When I returned to East Tennessee from Russia in September, I would get the occasional question from other students and faculty about my research and the reasons why Lake Baikal is such a special place to be doing such research. It’s hard to explain Siberia and the Lake to those who have not experienced its true beauty in person. There’s something absolutely awe-inspiring about those shores, but more importantly, the science that we conduct there could not be done anywhere else in the world. Baikal is such a unique ecosystem that it is completely unlike anything else on the planet.
Now, trying to explain this to my fellow graduate students and faculty was difficult. As I said, unless you have experienced Russia, you’re missing a big piece of the puzzle. But, try bringing that experience and this incredible knowledge into a kindergarten classroom…. Read more about how I bring my research into local classrooms after the jump!
At ETSU, I am a graduate fellow with the National Science Foundation’s GK-12 Science First! grant. As a part of the fellowship, graduate students at ETSU in STEM fields go into classrooms to teach STEM subjects as content specialists. A particularly unique aspect of ETSU’s partnership is that it is with a local elementary school, Northside Elementary School of Math, Science, and Technology. Most GK-12 programs bring science research and curriculum into middle and high schools. I teach science to Preschoolers and Kindergarteners!
Check out this video of my student compost helpers learning to fill the compost barrel. This was during our week-long lesson about composting and decomposition.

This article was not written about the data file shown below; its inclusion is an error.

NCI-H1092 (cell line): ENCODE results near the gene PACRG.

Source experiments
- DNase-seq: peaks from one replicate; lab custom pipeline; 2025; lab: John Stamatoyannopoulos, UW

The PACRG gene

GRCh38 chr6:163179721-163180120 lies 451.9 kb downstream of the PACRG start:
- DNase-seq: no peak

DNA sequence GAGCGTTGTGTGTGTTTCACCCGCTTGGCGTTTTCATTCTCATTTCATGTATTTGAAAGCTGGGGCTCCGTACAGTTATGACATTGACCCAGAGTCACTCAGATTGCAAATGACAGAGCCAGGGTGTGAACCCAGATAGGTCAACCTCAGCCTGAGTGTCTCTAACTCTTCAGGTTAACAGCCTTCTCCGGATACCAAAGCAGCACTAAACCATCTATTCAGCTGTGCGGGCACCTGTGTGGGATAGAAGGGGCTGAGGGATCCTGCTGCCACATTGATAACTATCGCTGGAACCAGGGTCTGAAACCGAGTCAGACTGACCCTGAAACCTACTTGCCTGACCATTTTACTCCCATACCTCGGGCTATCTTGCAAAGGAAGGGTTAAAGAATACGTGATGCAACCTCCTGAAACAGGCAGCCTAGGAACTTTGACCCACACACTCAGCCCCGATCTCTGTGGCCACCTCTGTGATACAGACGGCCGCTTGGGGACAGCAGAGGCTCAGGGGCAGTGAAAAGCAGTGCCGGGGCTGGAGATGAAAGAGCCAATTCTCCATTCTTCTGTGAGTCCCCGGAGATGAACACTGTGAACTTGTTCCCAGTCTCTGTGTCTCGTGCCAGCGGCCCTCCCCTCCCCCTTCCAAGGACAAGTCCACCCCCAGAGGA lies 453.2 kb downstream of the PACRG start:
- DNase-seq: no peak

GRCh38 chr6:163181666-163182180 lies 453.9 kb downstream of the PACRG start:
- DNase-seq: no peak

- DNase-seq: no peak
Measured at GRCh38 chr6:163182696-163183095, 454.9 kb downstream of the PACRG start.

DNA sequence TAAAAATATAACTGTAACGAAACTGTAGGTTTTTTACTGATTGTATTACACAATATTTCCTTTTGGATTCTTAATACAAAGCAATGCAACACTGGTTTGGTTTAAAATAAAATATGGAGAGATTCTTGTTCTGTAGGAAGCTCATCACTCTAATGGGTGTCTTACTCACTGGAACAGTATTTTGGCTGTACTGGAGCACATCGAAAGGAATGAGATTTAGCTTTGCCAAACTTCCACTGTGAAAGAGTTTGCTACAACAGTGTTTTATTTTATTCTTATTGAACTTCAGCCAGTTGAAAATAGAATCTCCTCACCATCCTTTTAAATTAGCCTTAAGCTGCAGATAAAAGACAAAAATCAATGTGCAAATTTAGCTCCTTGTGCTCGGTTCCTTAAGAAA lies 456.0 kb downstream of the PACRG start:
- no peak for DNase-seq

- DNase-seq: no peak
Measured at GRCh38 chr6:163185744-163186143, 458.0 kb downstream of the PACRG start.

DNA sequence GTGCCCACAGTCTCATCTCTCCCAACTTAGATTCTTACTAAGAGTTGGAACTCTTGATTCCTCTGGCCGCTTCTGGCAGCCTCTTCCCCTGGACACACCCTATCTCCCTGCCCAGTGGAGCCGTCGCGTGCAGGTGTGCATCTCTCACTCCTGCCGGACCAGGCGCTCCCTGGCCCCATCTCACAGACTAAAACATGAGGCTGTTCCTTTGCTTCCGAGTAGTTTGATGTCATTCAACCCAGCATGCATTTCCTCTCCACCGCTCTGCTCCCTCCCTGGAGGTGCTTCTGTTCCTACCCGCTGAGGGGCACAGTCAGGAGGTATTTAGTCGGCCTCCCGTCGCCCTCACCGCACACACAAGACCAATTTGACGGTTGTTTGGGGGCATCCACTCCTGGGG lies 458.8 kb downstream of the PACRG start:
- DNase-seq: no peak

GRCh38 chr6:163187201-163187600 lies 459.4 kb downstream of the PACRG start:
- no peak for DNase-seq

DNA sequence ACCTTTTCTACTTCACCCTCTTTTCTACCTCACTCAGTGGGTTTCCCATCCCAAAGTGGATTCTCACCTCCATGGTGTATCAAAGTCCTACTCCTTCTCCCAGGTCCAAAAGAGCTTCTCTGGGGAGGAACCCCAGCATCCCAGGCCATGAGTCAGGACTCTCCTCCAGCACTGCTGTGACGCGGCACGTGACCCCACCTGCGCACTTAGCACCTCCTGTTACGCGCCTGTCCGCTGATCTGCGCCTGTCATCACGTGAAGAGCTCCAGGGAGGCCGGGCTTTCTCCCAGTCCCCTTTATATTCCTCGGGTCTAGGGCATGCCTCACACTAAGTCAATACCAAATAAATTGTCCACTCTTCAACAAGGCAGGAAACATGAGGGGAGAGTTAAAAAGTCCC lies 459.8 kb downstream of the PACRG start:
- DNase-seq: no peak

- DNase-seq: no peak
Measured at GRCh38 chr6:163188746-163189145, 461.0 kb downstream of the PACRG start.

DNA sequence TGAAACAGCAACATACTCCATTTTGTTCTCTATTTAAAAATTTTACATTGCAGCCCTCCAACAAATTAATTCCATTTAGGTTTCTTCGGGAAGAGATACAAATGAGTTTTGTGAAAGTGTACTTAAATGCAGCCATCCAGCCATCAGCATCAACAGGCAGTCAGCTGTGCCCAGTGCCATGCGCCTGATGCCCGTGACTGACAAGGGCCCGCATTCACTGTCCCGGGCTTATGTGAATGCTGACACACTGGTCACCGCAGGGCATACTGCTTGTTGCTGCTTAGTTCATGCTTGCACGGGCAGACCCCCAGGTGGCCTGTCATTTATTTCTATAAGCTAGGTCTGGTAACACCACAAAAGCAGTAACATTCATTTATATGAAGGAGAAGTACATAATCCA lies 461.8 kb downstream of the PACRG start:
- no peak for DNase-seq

At first, it was really hard to tame my “research talk” to a 5-year-old’s level of understanding. (I can barely explain my research to my own mother some days!) But, after some practice, I’m decent at relaying some high level concepts to my little kiddos. One of their favorite lessons last semester was when I brought my research from Baikal into the classroom. We spent a week learning about Lake Baikal, Siberia, and Russia. After the habitat, we moved onto my research, specifically on E. baikalensis. The students were highly interested in drawing their own “water bugs.” Though most of them (to the great delight of Teo and others) thought that diatoms are much prettier, their drawings of their own copepods were very intricate and impressive.
You can access a powerpoint I used in the classroom here. (Keep in mind I teach 4-5 year-olds, so words are to a minimum.) In the future, I intend to use the Baikal system to teach climate change, food webs/chains, and microscopy. I plan to bring some of my (less precious) samples for my students to look at under a microscope. Bringing my research into the classroom has been an incredible experience for me and for my students. It allows me to really get to the bare bones of what I do. I have to break down my language and explain things in a very straightforward way. Outreach also fosters their love of science and helps them wrap their little minds around what I (and other scientists) actually do every day.
Nothing is better than when you get a student that says, “When I grow up, I want to be a GOOD scientist, just like you, Mr. Larry.”
I’ll leave you with a song they learned to sing JUST for me about protecting our planet. You gotta love these #FutureScientists!